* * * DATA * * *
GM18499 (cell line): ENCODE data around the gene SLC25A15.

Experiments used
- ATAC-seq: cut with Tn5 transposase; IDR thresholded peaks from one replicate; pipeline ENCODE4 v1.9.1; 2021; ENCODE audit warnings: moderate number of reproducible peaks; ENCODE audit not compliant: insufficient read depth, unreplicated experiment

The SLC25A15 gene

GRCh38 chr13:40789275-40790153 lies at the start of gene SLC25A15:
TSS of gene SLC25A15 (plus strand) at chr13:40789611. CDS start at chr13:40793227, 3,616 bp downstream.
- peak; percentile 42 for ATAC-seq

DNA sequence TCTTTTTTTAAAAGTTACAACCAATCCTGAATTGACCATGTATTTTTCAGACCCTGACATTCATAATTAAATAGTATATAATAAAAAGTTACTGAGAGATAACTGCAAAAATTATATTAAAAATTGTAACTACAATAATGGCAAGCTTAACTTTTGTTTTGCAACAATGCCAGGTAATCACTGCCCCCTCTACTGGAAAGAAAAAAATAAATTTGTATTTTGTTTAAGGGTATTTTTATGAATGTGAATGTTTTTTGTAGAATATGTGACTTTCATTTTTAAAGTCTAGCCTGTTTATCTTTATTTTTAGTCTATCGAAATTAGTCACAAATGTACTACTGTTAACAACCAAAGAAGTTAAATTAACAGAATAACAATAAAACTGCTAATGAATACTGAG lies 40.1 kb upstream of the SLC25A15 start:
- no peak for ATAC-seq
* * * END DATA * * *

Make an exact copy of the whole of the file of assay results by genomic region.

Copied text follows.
GM18499 (cell line): ENCODE data around the gene SLC25A15.

Experiments used
- ATAC-seq: cut with Tn5 transposase; IDR thresholded peaks from one replicate; pipeline ENCODE4 v1.9.1; 2021; ENCODE audit warnings: moderate number of reproducible peaks; ENCODE audit not compliant: insufficient read depth, unreplicated experiment

The SLC25A15 gene

GRCh38 chr13:40789275-40790153 lies at the start of gene SLC25A15:
TSS of gene SLC25A15 (plus strand) at chr13:40789611. CDS start at chr13:40793227, 3,616 bp downstream.
- peak; percentile 42 for ATAC-seq

DNA sequence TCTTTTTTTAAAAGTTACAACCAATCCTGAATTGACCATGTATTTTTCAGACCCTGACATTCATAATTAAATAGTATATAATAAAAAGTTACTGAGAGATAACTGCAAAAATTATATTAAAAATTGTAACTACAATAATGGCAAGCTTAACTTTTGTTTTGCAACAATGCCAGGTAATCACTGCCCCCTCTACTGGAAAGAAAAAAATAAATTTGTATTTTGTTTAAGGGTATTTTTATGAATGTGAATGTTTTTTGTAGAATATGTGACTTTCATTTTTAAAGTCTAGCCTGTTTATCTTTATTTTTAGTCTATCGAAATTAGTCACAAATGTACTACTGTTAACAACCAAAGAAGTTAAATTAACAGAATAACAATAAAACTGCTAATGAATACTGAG lies 40.1 kb upstream of the SLC25A15 start:
- no peak for ATAC-seq